Project Safe Neighborhoods (PSN) is a nationwide commitment to reduce gun and gang crime in America by networking existing local programs that target gun and gun crime and providing these programs with additional tools necessary to be successful. Since its inception in 2001, approximately $2 billion has been committed to this initiative. This funding is being used to hire new federal and state prosecutors, support investigators, provide training, distribute gun lock safety kits, deter juvenile gun crime, and develop and promote community outreach efforts as well as to support other gun and gang violence reduction strategies.
Residential Substance Abuse Treatment (RSAT) for State Prisoners Program assists states, local, and tribal governments to develop and implement substance abuse treatment programs in state, local, and tribal correctional and detention facilities and to create and maintain community based aftercare services for offenders. RSAT funds may be used to implement three types of programs: residential, jail-based, and aftercare.
STOP Violence Against Women Formula Grant Program The purpose is to implement effective law enforcement and prosecution strategies to combat violent crimes against adult women and to develop and enhance victim services in cases involving violent crimes against women. STOP stands for "Services, Training, Officers, Prosecution."
The following State of Maine Grant program is administered by the Maine Department of Public Safety by awarding subgrants to state and local agencies to support criminal justice and system improvement projects.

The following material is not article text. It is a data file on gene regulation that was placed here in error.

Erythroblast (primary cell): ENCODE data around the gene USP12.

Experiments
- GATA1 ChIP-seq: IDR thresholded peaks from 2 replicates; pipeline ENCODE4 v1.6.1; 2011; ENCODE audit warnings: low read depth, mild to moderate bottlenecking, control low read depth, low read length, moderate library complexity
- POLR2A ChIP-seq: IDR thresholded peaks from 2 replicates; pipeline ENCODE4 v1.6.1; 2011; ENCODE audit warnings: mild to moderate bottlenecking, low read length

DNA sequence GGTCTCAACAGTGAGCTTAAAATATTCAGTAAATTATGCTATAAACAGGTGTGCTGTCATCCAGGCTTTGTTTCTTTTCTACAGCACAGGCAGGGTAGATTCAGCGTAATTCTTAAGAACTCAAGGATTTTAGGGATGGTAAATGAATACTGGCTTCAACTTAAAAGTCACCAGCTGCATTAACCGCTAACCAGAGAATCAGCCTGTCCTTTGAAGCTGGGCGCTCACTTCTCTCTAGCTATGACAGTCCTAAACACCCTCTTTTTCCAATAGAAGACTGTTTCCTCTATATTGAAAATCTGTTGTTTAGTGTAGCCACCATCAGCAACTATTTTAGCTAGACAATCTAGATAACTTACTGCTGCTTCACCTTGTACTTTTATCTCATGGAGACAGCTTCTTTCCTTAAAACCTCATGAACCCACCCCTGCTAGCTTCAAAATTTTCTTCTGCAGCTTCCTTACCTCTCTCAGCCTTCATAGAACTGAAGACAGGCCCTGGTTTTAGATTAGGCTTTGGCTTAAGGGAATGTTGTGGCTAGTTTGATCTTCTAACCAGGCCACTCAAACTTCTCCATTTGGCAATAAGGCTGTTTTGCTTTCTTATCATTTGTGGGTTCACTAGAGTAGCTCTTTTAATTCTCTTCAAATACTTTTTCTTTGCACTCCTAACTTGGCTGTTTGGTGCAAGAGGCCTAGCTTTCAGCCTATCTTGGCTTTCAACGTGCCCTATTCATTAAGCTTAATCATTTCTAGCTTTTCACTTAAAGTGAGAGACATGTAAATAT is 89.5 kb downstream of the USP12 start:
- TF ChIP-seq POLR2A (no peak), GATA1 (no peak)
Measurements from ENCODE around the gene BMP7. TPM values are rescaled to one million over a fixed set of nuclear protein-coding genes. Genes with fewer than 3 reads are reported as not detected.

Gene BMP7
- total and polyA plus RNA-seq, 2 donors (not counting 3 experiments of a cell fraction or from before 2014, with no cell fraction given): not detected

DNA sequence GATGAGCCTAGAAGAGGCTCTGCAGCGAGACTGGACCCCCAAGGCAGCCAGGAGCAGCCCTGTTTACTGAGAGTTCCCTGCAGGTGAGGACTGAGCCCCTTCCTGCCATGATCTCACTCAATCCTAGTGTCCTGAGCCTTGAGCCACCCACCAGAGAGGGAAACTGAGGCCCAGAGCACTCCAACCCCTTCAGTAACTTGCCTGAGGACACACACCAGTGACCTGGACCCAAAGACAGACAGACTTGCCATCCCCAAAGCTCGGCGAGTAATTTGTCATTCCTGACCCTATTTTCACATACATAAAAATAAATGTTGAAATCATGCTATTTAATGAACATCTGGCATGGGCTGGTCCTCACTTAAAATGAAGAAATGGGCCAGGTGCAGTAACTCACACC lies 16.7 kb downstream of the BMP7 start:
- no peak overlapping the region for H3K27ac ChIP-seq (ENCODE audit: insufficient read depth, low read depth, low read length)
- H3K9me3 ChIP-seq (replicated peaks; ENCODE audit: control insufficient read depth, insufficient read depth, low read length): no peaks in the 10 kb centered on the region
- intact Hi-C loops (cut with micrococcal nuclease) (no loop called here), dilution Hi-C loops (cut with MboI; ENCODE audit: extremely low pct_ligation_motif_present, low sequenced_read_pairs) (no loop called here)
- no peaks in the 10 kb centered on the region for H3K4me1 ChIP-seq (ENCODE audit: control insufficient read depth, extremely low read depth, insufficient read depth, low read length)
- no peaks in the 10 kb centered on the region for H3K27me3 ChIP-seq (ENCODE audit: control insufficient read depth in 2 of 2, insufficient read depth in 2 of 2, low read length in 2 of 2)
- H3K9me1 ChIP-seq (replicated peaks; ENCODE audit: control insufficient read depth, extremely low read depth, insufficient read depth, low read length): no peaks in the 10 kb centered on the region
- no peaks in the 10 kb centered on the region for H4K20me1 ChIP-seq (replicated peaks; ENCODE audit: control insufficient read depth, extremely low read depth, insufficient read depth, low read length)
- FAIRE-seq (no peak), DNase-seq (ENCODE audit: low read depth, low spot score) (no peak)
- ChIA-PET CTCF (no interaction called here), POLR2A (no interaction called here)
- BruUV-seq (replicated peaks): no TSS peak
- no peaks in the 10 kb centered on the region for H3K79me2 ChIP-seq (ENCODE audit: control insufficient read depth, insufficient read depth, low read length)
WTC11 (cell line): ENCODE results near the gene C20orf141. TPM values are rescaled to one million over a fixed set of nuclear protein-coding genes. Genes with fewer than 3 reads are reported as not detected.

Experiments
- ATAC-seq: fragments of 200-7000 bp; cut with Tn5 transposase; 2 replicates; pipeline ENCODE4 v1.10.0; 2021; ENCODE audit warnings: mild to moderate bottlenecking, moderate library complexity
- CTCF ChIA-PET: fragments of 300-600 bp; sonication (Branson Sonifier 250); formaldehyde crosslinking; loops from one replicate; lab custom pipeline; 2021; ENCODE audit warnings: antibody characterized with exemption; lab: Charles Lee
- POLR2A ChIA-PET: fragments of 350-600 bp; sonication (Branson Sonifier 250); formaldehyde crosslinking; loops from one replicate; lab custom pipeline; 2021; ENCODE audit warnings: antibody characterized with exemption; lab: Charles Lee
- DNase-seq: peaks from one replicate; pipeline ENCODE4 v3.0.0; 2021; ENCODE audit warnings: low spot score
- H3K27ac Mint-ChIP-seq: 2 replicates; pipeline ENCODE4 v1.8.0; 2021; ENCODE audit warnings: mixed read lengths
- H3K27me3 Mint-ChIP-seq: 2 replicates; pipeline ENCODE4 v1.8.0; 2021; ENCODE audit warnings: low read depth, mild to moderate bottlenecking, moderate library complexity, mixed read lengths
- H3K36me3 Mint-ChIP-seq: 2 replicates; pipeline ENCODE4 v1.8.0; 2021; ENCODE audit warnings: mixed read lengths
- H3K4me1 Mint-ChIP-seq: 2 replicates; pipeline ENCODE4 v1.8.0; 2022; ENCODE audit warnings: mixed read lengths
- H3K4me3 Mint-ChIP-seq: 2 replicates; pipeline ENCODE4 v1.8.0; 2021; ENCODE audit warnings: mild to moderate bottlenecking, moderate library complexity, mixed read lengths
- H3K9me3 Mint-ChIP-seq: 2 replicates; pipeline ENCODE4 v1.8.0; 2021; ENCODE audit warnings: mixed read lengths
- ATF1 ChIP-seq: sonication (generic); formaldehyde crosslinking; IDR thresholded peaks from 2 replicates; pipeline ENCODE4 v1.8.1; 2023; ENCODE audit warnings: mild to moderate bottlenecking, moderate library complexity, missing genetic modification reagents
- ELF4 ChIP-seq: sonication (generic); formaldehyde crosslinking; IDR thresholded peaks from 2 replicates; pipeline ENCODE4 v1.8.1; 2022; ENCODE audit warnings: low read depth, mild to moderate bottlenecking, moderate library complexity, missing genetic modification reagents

2015 PL C. 481 Part E Grants for Substance Abuse Assistance Program The grants will fund projects to support persons with presumed substance use disorders by providing grants to municipalities and counties to carry out projects designed to reduce substance abuse, substance abuse-related crimes and recidivism.
Requests for Proposal (RFP) formula grants are offered by the Department of Public Safety, through the Justice Assistance Council. A copy of current RFPs as well as the Questions and Answer Summary and all amendments related to RFPs, can only be obtained by registering and downloading at the following website:
Applications may only be sent in when there is an RFP open. Eligible Applicants may apply for funding pursuant to an RFP
No Current RFPs
Assistance in Writing ProposalsThe following links furnish non-Maine.gov websites that provide information that may be of value to those organizations and agencies in writing responses to an RFP.
The State of Maine is not responsible for the content of those websites. Links to non-governmental sites are provided as informational resources only. A link from Maine.gov does not constitute or imply endorsement, recommendation, or favoring of any specific commercial product, viewpoint, or service referenced on those external websites.